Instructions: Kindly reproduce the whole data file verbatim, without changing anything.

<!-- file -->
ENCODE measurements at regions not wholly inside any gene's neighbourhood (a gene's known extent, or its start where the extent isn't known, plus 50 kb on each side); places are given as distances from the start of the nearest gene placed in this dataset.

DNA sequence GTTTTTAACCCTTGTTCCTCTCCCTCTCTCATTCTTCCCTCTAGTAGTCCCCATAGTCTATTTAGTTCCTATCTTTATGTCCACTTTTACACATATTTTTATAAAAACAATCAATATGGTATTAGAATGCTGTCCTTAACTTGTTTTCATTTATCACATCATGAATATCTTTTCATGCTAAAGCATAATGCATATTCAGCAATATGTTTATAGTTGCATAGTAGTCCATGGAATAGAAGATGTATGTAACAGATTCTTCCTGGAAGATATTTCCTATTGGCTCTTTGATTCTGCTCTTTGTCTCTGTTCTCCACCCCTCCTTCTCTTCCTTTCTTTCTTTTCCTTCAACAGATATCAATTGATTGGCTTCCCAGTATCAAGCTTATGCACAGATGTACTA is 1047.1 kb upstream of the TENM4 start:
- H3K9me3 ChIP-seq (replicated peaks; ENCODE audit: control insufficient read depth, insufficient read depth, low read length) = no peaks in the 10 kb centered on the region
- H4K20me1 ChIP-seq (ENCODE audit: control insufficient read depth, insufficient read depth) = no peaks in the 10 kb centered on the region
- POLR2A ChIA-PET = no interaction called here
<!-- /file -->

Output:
ENCODE measurements at regions not wholly inside any gene's neighbourhood (a gene's known extent, or its start where the extent isn't known, plus 50 kb on each side); places are given as distances from the start of the nearest gene placed in this dataset.

DNA sequence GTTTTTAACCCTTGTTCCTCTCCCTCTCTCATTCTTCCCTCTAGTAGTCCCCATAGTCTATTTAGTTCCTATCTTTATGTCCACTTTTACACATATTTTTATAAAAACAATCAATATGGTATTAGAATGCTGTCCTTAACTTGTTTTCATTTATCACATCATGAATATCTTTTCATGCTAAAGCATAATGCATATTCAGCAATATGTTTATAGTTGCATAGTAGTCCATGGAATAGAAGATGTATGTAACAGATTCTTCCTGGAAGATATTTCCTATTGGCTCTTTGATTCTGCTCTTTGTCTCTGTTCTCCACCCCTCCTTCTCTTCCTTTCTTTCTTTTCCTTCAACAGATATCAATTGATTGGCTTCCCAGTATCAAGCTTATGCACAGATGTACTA is 1047.1 kb upstream of the TENM4 start:
- H3K9me3 ChIP-seq (replicated peaks; ENCODE audit: control insufficient read depth, insufficient read depth, low read length) = no peaks in the 10 kb centered on the region
- H4K20me1 ChIP-seq (ENCODE audit: control insufficient read depth, insufficient read depth) = no peaks in the 10 kb centered on the region
- POLR2A ChIA-PET = no interaction called here